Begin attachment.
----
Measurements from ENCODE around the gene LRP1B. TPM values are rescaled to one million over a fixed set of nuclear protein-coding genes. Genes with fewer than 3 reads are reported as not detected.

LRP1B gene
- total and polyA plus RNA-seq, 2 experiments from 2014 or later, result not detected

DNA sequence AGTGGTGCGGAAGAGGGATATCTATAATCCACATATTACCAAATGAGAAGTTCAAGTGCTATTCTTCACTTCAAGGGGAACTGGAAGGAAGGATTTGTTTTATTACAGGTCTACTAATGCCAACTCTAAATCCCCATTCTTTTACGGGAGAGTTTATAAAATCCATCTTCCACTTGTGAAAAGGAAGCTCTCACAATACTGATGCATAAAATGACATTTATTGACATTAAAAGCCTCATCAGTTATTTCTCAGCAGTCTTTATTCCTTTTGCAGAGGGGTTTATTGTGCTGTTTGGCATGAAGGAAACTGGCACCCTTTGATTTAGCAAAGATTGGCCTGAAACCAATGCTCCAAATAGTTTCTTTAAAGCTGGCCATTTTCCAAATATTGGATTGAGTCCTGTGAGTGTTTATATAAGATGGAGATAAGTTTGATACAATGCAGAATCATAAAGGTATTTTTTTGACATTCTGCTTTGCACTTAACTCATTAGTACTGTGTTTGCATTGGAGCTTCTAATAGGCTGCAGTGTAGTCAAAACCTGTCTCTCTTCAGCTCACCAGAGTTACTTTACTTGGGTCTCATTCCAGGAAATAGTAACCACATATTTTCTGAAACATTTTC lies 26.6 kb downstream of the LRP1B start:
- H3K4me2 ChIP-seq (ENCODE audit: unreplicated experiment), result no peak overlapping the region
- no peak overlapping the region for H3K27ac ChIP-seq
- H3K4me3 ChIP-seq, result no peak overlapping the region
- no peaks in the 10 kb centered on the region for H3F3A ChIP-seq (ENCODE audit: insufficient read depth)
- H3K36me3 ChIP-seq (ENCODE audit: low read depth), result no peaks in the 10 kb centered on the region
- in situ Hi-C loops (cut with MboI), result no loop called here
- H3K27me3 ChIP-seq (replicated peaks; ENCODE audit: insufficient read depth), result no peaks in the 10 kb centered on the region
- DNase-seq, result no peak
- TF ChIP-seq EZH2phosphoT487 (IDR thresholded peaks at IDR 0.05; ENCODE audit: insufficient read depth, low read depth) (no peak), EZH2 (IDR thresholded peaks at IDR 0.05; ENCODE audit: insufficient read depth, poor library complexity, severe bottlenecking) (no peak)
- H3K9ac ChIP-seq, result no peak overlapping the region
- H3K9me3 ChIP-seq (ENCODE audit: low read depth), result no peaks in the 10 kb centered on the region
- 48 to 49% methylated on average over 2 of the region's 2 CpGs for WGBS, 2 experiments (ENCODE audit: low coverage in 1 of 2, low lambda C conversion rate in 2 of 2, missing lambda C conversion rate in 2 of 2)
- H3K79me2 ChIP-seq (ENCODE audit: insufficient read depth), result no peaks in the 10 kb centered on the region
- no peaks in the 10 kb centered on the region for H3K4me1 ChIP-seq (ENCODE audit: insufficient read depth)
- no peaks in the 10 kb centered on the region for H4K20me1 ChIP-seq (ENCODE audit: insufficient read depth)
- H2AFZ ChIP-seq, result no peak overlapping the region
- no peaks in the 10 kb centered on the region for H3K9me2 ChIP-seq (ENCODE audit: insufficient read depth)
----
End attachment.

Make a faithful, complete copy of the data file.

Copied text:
Measurements from ENCODE around the gene LRP1B. TPM values are rescaled to one million over a fixed set of nuclear protein-coding genes. Genes with fewer than 3 reads are reported as not detected.

LRP1B gene
- total and polyA plus RNA-seq, 2 experiments from 2014 or later, result not detected

DNA sequence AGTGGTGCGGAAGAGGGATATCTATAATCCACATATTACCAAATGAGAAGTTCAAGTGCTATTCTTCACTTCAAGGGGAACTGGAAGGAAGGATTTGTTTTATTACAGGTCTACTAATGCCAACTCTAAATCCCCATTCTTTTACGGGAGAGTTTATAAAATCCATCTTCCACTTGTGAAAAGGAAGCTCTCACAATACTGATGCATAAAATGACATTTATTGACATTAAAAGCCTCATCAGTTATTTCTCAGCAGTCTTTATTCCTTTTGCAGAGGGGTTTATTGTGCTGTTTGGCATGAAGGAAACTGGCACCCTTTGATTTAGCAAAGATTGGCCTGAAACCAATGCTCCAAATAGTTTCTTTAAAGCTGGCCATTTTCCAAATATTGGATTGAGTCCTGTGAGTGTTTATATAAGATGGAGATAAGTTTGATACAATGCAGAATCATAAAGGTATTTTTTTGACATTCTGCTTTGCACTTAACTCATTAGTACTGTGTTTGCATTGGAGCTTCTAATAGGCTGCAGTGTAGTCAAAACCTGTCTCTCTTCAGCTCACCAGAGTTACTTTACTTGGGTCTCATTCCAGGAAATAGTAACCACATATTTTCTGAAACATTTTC lies 26.6 kb downstream of the LRP1B start:
- H3K4me2 ChIP-seq (ENCODE audit: unreplicated experiment), result no peak overlapping the region
- no peak overlapping the region for H3K27ac ChIP-seq
- H3K4me3 ChIP-seq, result no peak overlapping the region
- no peaks in the 10 kb centered on the region for H3F3A ChIP-seq (ENCODE audit: insufficient read depth)
- H3K36me3 ChIP-seq (ENCODE audit: low read depth), result no peaks in the 10 kb centered on the region
- in situ Hi-C loops (cut with MboI), result no loop called here
- H3K27me3 ChIP-seq (replicated peaks; ENCODE audit: insufficient read depth), result no peaks in the 10 kb centered on the region
- DNase-seq, result no peak
- TF ChIP-seq EZH2phosphoT487 (IDR thresholded peaks at IDR 0.05; ENCODE audit: insufficient read depth, low read depth) (no peak), EZH2 (IDR thresholded peaks at IDR 0.05; ENCODE audit: insufficient read depth, poor library complexity, severe bottlenecking) (no peak)
- H3K9ac ChIP-seq, result no peak overlapping the region
- H3K9me3 ChIP-seq (ENCODE audit: low read depth), result no peaks in the 10 kb centered on the region
- 48 to 49% methylated on average over 2 of the region's 2 CpGs for WGBS, 2 experiments (ENCODE audit: low coverage in 1 of 2, low lambda C conversion rate in 2 of 2, missing lambda C conversion rate in 2 of 2)
- H3K79me2 ChIP-seq (ENCODE audit: insufficient read depth), result no peaks in the 10 kb centered on the region
- no peaks in the 10 kb centered on the region for H3K4me1 ChIP-seq (ENCODE audit: insufficient read depth)
- no peaks in the 10 kb centered on the region for H4K20me1 ChIP-seq (ENCODE audit: insufficient read depth)
- H2AFZ ChIP-seq, result no peak overlapping the region
- no peaks in the 10 kb centered on the region for H3K9me2 ChIP-seq (ENCODE audit: insufficient read depth)